GENESEO, N.Y. – A panel of Student Non-violent Coordinating Committee (SNCC) activists, Dorie Ladner, Charlie Cobb, and Charles McLaurin will deliver the keynote as SUNY Geneseo continues its commemoration of Martin Luther King’s Legacy. Their address will focus on the Mississippi Freedom Movement April 21 at 7:30 p.m. in MacVittie College Union Ballroom. The event is free and open to the public.
Ladner and McLaurin are native Mississippians and Cobb arrived in Mississippi in summer 1962 and worked there for the next five years. All three were involved in SNCC’s very early and important voter registration work that laid the basis for the 1964 Freedom Summer Project.
Ladner dropped out of school three times due to racial hostilities in the South and joined the SNCC. Throughout her years of working with SNCC, she served on the front line of the Civil Rights Movement in various capacities. She participated in every civil rights march from 1963 to 1968 including the March on Washington in 1963, the Selma to Montgomery March of 1965 and the Poor People’s March in 1968. Ladner earned her bachelor’s degree from Tougaloo College and earned her master’s degree from the Howard University School of Social Work. She has served as a clinical social worker in the Washington, D.C., General Emergency Room and Psychiatry Department for thirty years. Since her retirement, she has continued her work as a social activist by participating in genealogical research, public speaking, anti-war activities, and volunteering in the presidential campaign of Barack Obama.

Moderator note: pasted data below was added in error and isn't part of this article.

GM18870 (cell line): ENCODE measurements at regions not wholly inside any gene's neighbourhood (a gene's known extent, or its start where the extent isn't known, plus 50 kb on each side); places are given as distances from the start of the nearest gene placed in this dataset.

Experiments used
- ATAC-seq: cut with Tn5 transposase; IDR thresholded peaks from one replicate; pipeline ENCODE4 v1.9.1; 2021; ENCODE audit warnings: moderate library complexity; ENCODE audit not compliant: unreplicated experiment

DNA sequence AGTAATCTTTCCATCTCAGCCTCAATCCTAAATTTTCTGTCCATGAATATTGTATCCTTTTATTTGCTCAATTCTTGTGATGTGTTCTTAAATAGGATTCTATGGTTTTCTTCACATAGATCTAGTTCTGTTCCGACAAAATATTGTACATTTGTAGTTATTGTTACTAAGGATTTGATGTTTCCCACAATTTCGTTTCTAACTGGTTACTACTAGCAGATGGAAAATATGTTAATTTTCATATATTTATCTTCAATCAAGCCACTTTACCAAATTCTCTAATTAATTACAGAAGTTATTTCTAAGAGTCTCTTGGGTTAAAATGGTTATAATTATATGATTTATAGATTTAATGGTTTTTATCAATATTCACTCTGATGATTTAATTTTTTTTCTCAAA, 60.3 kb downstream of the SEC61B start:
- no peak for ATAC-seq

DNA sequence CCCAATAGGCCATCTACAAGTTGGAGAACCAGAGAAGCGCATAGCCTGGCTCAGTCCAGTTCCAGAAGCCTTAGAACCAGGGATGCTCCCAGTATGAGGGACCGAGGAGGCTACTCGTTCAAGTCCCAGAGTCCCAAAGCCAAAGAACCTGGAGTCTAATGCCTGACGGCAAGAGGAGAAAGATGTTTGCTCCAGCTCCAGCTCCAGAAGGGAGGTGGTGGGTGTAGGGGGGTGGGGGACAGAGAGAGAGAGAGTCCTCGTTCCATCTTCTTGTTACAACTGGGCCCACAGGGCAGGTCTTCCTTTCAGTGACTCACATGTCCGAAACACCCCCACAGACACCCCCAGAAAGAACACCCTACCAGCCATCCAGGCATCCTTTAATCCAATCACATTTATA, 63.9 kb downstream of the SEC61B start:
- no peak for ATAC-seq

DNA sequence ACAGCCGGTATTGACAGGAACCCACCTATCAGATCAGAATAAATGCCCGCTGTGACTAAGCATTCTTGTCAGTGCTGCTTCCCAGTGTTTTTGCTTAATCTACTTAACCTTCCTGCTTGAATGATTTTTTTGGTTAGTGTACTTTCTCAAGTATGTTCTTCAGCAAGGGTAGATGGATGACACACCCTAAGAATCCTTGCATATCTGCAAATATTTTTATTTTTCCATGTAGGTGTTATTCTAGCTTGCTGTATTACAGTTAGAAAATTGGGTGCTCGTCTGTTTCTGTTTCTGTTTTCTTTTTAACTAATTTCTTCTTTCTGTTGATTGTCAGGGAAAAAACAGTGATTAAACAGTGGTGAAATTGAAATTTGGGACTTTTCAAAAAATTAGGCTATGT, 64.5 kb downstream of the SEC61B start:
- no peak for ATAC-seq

Cobb, a journalist and former member of National Geographic Magazine’s editorial staff, served as a field secretary for the SNCC in Mississippi from 1962-1967. He began his journalism career in 1974 as a reporter for WHUR Radio in Washington, D.C and is currently a senior writer and diplomatic correspondent for AllAfrica.com, the leading online provider of news from and about Africa. Cobb is also the co-author, with civil rights organizer and educator Robert Moses, of Radical Equations, Civil Rights from Mississippi to the Algebra Project. His latest book was published in January 2008 titled “On the Road to Freedom, a Guided Tour of the Civil Rights Trail.” In 1008, the National Association of Black Journalists honored Cobb’s work by inducting him into their Hall of Fame.
In 1961, McLaurin attended a mass meeting at the Masonic temple in Jackson to see and hear a speech by Dr. Martin Luther King, Jr. Inspired by King, the next day McLaurin joined the SNCC, and took part in boycotts, sit-ins, picket demonstrations and voters registration drives in Jackson, Miss. McLaurin received his early education in the Jackson Public Schools and attended Jackson State and Mississippi Valley State Universities studying Political Science and Black History. After more than 20 years on the front of the Civil Rights Movement, McLaurin is currently employed as assistant public works director for the City of Indianola.
The Student Non-Violent Coordinating Committee (SNCC) was founded in April 1960 by young people who had emerged as leaders of the sit-in protest movement initiated on Feb. 1 of that year by four black college students in Greensboro, N.C. The SNCC grew into a large organization with many supporters in the North who helped raise funds to support SNCC’s work in the south.
The Martin Luther King Jr. commemoration events are all sponsored by Office of the Provost, Africana/Black Studies Program, the Xerox Center for Multicultural Teacher Education, the Office of the President, and the Office of Multicultural Programs and Services.
Release written by College Communications intern Jennifer Kim.
Media Relations Manager